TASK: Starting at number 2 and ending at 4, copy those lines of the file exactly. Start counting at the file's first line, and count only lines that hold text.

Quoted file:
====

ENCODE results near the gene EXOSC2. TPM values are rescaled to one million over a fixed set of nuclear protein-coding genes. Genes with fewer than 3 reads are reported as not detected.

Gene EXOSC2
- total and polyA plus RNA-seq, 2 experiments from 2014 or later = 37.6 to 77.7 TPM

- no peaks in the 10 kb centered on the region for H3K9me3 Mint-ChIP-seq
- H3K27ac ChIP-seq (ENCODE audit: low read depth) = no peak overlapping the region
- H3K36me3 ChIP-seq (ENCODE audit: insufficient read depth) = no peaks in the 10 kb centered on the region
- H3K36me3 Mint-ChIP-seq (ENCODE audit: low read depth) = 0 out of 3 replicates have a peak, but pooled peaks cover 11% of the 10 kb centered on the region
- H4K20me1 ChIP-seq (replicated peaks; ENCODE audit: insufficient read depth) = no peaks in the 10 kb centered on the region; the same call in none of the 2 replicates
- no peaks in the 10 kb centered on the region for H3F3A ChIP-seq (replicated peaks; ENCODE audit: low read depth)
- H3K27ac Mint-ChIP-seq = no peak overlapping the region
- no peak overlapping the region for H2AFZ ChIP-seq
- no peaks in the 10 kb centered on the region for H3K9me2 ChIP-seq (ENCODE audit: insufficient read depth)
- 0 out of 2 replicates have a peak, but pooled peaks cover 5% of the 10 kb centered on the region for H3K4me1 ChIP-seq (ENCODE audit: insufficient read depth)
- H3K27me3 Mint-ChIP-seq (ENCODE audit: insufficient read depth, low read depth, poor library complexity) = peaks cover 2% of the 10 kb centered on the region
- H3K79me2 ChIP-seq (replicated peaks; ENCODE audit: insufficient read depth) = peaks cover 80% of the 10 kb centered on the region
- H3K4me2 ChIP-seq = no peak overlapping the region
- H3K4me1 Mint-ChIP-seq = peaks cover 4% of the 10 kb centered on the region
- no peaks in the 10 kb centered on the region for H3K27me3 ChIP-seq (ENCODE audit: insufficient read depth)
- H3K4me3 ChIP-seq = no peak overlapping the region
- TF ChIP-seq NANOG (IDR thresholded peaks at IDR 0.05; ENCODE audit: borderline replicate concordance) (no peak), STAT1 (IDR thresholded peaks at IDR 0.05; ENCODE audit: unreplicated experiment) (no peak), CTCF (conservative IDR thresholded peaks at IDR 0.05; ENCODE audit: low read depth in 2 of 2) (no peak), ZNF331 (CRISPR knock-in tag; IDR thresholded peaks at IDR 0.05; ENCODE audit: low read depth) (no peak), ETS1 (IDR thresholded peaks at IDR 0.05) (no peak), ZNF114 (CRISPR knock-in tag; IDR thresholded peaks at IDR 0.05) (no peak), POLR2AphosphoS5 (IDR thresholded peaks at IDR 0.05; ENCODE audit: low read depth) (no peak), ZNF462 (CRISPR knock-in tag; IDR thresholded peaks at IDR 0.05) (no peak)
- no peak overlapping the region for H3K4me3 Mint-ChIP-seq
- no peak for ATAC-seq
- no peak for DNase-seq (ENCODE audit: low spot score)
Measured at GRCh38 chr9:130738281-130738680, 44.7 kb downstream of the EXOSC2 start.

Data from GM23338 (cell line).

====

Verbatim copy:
Gene EXOSC2
- total and polyA plus RNA-seq, 2 experiments from 2014 or later = 37.6 to 77.7 TPM

- no peaks in the 10 kb centered on the region for H3K9me3 Mint-ChIP-seq